“It’s got a vibe like a theme park. Literally, what we’ve done is we’ve built a neighborhood and put a stadium in it,” says Scott Cunningham, vice president of fan experience for the organization. “It’s unlike any other place I’ve seen. It’s revolutionizing the sports industry in how new stadiums are being planned and built.”
Various audiovisual technologies in and around the stadium have become part of the team’s strategy to make the complex a destination. The Braves have installed about 32 LED scoreboards throughout the park, the largest being a 122-by-64-foot, 16mm-pixel scoreboard in center field. The location of the board is a strategic decision by the team to make it easy for fans to get the information they want.
The park also features a 90-by-30-foot scoreboard in left-center field and LED displays above each bullpen in right-center field. An 830-foot LED ribbon spans the seating bowl from the left field foul pole to the right field foul pole, and a massive baseball with a curved LED screen wrapped around it sits just outside the stadium. The team’s staff operates all the LED displays from a central control room.
The transformative impact of audiovisual technology on the modern fan experience isn’t restricted to professional teams. In fact, it is rapidly becoming a central part of the fan-engagement strategy at colleges and universities that rely on sold-out stadiums and arenas to help boost revenue. The University of Notre Dame, home of the Fighting Irish, is a case-in-point.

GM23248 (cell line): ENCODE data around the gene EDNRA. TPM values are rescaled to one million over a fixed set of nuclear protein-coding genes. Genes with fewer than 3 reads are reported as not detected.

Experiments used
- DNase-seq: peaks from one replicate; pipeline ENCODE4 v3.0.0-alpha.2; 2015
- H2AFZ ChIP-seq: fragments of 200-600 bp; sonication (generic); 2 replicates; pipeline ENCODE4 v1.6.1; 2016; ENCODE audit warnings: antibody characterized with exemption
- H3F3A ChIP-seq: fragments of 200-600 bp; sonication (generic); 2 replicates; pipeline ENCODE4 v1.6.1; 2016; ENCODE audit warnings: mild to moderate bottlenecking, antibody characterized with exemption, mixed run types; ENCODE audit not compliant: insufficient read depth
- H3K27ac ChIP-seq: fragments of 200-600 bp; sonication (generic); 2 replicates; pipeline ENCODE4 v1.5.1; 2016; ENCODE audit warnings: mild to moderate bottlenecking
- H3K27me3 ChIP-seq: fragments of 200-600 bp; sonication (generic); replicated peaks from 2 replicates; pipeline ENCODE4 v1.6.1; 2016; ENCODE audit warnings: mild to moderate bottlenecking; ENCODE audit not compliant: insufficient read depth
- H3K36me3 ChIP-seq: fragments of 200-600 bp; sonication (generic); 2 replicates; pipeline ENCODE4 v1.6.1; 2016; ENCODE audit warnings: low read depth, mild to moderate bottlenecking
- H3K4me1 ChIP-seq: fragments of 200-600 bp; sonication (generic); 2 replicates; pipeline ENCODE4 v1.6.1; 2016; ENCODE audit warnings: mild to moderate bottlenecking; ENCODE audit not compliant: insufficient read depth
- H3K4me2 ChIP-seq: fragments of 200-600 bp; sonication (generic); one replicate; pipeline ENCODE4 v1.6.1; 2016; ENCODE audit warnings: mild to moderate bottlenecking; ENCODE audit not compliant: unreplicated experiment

A $400 million stadium-wide renovation completed in 2017 included a 96-by-54-foot video screen, ribbon video boards, enhanced Wi-Fi networking and state-of-the-art control rooms and studio spaces. Notre Dame is now utilizing its football games to tell an institutional story that goes beyond football. The university launched Fighting Irish Digital Media to create content for its AV systems, and that later became Fighting Irish Media as the school rolled print and other operations into the unit. In addition to showing action on the field, the university uses the stadium’s board to present content such as scholarship promotions, pregame prayers and announcements of the weekly mass schedule.
Rob Kelly, senior associate athletic director for media and brand, explained that the new AV capabilities in the stadium have become popular with fans. “After every game, we do a game survey. We ask about the satisfaction levels around various components of the game-day experience,” he said. “This past season, the video board has been one of the top-three highest-satisfaction-level components of the game. It’s been tremendously well received.”
AV in sports venues has evolved into something of an arms race. With each new stadium construction project or renovation, the bar is raised higher. As competition heats up to get fans off the couch and into stadium seats, the fan experience becomes more engaging. Sports venues, leagues and teams are recognizing the opportunity to design that experience around state-of-the-art audiovisual and digital technologies.
Brad Grimes is Senior Director of Communications for AVIXA™, the Audiovisual and Integrated Experience Association.